Begin here: I and a lot of Minnesotans owe Tom Horner a huge amount of gratitude for saving the state in the 2010 elections from an absolute catastrophe. For, that’s what would have happened if the extremely conservative Republican candidate, Tom Emmer, had been elected. I chatted with dozens of proud Republicans who were willing to abandon their support of the party rather than let that happen. Horner offered himself up as the candidate of those more centrist and reasonable Republicans. And, Horner took enough votes away from the far right efforts of Tom Emmer to defeat him. Because of a split Republican Party, the Democrats won the gubernatorial race for the first time in many years.

I don’t think the elected governor, Mark Dayton, has forgotten that. He’s governed with a more moderate and middle-of-the-road approach than he might have had he not gotten the message from Tom Horner and his supporters.

From all of this, Tom Horner has developed his next idea, if I may play with words. It’s NextMinnesota. It appears to be an effort to support centrist ideology in Minnesota politics. I don’t mind the idea. As a matter of fact, I applaud it. Sure, I’m a carved in stone, faithful, loyal and exuberant Democrat; however, I believe, and have always believed, that political strength is found in the center. Whenever we get too far out on the wings of the political plane – either left or right – we are in danger of crashing. I think the greatest political ideas have always been found lurking somewhere near the center of political philosophy.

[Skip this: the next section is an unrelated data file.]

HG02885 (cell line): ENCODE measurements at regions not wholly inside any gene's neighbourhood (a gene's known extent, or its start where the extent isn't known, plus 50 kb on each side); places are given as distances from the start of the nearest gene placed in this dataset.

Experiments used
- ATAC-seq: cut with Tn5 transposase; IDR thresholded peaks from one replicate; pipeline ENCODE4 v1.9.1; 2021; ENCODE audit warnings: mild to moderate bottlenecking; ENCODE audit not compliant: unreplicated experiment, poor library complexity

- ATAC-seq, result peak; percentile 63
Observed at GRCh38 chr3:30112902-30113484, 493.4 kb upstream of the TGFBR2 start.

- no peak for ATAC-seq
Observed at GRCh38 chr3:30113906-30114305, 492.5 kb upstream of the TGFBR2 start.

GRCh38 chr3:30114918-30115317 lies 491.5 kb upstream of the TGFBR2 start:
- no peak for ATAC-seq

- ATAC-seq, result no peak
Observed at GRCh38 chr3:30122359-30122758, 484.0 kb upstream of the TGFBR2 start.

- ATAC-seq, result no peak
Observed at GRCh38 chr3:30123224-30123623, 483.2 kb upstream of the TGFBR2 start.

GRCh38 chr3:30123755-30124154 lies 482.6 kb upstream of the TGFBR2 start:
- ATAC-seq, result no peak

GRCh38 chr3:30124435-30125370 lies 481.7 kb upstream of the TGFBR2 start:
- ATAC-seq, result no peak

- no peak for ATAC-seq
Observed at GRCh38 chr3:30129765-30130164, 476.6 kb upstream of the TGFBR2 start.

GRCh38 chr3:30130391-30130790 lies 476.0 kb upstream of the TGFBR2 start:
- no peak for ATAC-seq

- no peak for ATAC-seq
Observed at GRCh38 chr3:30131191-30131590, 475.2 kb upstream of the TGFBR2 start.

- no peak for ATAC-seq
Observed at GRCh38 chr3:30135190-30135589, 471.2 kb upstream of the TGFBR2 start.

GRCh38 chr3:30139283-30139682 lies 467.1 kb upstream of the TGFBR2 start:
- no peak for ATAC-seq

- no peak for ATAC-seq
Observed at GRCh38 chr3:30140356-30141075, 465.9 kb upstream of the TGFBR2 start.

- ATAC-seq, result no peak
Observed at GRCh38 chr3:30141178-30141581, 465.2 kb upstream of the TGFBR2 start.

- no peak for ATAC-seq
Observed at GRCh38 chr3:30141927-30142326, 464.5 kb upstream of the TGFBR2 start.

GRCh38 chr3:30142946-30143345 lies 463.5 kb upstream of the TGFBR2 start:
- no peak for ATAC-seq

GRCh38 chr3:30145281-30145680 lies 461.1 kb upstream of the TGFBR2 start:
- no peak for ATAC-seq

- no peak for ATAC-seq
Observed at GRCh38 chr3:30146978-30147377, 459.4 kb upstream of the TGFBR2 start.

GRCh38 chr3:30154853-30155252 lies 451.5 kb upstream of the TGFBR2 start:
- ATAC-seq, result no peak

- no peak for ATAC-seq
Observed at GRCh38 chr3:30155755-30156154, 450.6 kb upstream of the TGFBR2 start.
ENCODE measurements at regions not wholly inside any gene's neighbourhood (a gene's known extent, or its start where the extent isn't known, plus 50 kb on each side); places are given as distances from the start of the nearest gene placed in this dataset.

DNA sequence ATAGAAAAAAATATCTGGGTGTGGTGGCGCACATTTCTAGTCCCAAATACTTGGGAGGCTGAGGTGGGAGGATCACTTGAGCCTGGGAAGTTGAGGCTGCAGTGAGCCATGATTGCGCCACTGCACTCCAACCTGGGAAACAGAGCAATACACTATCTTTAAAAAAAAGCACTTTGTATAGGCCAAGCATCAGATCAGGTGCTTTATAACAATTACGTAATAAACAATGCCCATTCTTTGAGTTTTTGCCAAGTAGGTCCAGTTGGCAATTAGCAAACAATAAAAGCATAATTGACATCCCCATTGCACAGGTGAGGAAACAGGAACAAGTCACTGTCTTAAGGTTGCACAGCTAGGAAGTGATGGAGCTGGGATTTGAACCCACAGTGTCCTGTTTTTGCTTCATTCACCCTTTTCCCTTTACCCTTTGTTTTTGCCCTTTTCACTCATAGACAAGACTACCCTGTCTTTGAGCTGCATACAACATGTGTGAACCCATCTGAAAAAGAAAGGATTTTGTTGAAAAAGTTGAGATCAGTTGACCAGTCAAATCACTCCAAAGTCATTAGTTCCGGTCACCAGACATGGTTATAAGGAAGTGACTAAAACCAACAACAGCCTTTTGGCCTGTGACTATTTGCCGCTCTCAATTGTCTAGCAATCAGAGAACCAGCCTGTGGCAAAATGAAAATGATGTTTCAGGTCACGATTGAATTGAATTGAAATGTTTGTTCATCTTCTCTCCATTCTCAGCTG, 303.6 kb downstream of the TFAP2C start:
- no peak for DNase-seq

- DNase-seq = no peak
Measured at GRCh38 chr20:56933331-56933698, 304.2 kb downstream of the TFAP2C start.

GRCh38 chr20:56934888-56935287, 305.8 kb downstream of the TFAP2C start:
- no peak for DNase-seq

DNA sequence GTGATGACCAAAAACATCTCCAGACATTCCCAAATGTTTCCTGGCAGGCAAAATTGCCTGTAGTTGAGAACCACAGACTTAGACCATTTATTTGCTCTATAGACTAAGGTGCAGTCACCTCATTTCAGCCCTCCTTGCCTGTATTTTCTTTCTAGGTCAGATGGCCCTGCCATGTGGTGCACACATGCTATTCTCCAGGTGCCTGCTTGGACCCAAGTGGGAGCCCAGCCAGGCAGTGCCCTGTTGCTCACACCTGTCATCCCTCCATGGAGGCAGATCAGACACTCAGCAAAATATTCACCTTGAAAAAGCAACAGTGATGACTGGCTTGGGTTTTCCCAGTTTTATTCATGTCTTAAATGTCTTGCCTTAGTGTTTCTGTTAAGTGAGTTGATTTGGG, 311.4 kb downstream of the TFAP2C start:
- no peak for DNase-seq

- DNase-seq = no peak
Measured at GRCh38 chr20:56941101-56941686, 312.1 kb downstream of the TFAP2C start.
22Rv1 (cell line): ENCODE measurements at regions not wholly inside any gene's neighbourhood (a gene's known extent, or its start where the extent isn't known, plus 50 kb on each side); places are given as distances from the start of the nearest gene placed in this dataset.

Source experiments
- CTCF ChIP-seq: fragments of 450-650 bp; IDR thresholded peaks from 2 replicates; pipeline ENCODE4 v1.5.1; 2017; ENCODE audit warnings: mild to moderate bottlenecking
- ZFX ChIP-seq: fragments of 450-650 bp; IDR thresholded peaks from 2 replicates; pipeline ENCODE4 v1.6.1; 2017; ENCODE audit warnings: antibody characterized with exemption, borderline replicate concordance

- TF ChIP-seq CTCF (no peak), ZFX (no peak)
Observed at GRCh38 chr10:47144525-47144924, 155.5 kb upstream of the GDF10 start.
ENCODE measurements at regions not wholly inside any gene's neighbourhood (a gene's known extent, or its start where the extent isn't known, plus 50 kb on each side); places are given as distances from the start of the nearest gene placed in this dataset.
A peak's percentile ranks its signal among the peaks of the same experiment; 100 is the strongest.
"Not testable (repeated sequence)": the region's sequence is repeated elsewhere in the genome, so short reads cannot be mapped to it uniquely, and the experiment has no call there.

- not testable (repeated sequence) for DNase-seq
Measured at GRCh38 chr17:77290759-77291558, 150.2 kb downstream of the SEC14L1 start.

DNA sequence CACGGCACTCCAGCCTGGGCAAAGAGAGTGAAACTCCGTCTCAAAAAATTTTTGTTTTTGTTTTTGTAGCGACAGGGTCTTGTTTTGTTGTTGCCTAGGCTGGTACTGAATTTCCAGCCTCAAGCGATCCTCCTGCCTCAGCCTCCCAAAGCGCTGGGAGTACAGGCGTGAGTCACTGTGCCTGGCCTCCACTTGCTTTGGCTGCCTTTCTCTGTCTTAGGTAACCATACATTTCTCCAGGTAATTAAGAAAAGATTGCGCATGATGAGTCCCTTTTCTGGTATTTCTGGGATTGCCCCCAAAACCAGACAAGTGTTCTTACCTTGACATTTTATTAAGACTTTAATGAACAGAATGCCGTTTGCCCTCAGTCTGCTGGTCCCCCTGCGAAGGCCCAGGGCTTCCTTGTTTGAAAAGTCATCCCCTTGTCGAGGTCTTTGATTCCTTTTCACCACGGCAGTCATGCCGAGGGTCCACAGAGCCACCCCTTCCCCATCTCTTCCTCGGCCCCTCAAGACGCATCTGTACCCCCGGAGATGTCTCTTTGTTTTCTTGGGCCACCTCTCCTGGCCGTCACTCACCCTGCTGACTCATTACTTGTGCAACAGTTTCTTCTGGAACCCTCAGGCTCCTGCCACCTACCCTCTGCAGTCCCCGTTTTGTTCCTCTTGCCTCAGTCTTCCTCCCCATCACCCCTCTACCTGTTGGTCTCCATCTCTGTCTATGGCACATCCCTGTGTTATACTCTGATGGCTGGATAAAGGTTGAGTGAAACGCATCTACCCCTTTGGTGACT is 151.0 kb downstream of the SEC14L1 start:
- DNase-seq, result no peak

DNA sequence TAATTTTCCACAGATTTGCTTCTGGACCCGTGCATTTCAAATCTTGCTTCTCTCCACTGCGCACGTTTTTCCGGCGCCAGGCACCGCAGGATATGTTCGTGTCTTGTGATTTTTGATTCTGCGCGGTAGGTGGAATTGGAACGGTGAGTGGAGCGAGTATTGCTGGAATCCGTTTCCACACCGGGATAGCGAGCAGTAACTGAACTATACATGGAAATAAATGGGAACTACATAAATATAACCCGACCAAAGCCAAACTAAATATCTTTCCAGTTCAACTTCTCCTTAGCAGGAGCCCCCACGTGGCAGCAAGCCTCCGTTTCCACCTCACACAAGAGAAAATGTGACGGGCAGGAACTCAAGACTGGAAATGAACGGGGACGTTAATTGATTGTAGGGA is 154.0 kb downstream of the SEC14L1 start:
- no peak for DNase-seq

I can face reality from time to time! Had Horner been the candidate of the Republican Party in 2012, without the intervention of a third party (Tea Party) candidate, he would have won the election. And, that would not have been a terrible thing.

So, Horner has taken this idea that political strength is found in the center and he’s created NextMinnesota. From out here, a bit to the left, I applaud him. I hope he succeeds. We need to draw the parties back toward the center – not all the way mind you, or they will become bland and meaningless, but at least closer to the center.

If you are interested in (1) Minnesota, (2) Minnesota politics or (3) just plain old reasonable politics, it will do you well to visit NextMinnesota on-line and find out about Tom Horner and his new cause. You can read there what lots of people are saying about Horner and the organization. Do it cautiously. Don’t forget that Tom Horner leans quite hard toward the corporate and business side of American politics, but he’s an idea guy and he’s reasonable. And, in this case, he’s definitely on to something!

Let me know what you think!

Why not become a follower?
If you read my blog regularly, why not become a follower? All you have to do is click in the upper right hand corner and establish a simple means of communication. Then you'll be informed every time a new blog is posted here. If all that's confusing, here's Google's explanation of how to do it! If you don’t want to post comments on the blog, but would like to communicate with me about it, send me an email if you’d like.

No comments:

Post a Comment